Somewhere along my journey on the trails, I lost my way. It didn’t happen all at once, but began when I was training for Twin Peaks 2012, in the last month before the race with my first signs of plantar fasciitis. That was just the beginning. Being pulled from Old Goat at mile 41 was the clincher. I still tear up when I recount that moment when the jeep pulled up and the driver gave me the bad news. All that work, all that suffering was for nothing. But it wasn’t really. I gained a lot that day, though all that new-found knowledge was not immediately known.
Fast forward to May 2014, I’ve been making my way back since January of this year when I ran the Calico 30k. I’ve been building up my mileage, albeit slowly. I’ve been losing some pounds, albeut slowly (11 so far, but hey, at least the scale number is now going down and not up). I’m also registered for 3 upcoming races, Nanny Goat 24 Hour (very soon!), Spartan Beast (September) and Twin Peaks 50 Miler (October). And as soon as I get paid, I will register for Harding Hustle 50k (July).
And then this: Saturday, while riding the gym bike, I pulled out my complimentary copy of Spartan Up! And within the first paragraph realized what the heck went wrong with my endurance running. I realized that while trying to get through these huge challenges, I thought that I needed to “suffer better.” By “suffer better,” I wanted to more quickly win the mental battles, stop throwing the little temper-tantrums when I couldn’t summit fast enough, and most of all, stop the sobbing. But somehow that “suffer better” quest turned into “not suffer at all.” Ya! Like I’m going to run 30 to 50 miles in the mountains and not suffer! What was I thinking? I knew all along, but somehow forgot, that it’s not the “doing” that’s the prize -- it’s the conquering, it’s enduring the suffering to have it come to an end. I once knew this! I FORGOT. Thanks goodness I remembered. Thank you for the reminder Joe DeSena.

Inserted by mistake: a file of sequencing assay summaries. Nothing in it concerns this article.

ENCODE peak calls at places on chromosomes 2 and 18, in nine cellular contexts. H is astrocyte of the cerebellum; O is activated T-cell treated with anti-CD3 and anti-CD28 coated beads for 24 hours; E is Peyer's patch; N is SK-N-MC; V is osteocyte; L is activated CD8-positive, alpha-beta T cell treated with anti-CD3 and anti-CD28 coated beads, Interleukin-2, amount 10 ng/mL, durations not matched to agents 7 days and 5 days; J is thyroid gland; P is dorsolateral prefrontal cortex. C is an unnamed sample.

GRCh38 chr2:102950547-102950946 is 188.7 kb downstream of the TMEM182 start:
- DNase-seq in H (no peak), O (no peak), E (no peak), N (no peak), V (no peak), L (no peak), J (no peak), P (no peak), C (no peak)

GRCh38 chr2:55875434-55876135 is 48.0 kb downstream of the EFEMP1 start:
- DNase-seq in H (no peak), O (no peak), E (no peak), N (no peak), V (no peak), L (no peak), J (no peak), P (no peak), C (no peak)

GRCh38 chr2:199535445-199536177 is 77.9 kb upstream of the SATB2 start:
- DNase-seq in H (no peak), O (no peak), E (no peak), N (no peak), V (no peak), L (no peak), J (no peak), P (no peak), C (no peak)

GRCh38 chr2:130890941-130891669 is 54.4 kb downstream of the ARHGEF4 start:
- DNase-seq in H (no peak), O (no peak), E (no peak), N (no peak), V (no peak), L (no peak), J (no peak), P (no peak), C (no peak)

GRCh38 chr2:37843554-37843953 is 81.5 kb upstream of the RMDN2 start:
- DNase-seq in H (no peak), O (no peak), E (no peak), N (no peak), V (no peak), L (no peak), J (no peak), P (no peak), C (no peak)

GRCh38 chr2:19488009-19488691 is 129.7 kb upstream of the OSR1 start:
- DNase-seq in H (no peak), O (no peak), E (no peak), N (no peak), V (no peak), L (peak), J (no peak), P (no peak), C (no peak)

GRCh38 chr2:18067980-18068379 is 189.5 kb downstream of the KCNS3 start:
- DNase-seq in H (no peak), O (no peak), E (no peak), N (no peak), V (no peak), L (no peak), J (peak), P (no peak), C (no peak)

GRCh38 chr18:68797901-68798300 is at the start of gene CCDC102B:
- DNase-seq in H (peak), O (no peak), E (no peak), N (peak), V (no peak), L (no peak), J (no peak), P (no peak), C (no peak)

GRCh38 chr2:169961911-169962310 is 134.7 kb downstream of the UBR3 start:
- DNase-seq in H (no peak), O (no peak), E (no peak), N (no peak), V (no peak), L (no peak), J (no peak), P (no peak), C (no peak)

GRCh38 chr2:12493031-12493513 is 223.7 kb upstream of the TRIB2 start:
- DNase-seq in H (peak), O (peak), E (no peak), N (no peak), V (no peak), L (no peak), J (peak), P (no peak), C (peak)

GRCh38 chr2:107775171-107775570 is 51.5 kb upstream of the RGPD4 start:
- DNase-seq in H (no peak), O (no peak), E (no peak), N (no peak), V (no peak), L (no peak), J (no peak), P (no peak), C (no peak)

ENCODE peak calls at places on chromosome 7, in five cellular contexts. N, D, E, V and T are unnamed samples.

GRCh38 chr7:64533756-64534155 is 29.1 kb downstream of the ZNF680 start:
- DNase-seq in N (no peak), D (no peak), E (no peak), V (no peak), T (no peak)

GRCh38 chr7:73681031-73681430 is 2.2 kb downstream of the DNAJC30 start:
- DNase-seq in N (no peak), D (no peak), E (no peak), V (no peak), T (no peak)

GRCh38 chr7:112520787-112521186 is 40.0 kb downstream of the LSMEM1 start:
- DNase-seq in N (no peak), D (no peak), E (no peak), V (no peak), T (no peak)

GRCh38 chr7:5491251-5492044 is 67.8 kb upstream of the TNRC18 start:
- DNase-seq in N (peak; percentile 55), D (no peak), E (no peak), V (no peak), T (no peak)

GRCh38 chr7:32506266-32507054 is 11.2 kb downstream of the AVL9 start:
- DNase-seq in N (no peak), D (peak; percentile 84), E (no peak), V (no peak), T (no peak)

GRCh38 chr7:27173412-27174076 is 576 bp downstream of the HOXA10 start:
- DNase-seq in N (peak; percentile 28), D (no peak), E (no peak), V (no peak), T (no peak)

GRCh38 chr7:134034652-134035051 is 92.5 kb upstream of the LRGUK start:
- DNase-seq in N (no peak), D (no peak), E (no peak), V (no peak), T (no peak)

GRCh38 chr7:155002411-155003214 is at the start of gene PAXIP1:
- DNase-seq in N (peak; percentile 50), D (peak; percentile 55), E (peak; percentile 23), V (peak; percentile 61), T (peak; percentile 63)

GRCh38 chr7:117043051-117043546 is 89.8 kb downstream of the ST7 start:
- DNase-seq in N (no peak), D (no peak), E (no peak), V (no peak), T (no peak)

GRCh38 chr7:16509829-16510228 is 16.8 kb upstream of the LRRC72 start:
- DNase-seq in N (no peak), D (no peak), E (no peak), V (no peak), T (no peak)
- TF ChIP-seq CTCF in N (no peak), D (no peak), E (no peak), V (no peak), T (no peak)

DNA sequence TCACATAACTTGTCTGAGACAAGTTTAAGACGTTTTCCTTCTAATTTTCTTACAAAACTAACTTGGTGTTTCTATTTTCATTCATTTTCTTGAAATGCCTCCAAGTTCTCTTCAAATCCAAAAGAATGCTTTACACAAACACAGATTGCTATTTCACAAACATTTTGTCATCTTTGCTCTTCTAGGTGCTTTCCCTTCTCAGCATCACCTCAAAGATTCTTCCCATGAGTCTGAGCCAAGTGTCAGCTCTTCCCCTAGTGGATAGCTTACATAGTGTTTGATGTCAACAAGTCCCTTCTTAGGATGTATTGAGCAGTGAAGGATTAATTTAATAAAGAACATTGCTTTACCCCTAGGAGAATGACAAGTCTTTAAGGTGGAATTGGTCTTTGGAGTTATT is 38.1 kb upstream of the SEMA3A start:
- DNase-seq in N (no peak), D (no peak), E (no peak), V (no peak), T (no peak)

Once I remembered that it’s not about the suffering, it’s about ENDURING the suffering, it changed a whole lot about my training these past few days. The very next day in fact, I didn’t wake at the crack of dawn so that I could get my trail run done in cool weather. Instead, I went to church with my family (I haven’t done that in a long time!), did some errands and finally hit the trails at 1:30 in the afternoon, in the thick of the heat. I made the run much more difficult on purpose. Imagine that!! The hills were difficult because of the heat, yes, but I gladly endured them. Climbing Mentally Sensitive was a bear, but somehow it was not as difficult as it normally is. It wasn’t as difficult because I realized that the prize wasn’t the actual climbing of this monster hill. The prize was reaching the top, putting an end to my suffering, and looking out over the miles of trails I had already covered. It doesn’t have to be pretty going up. But it sure is pretty looking down. :)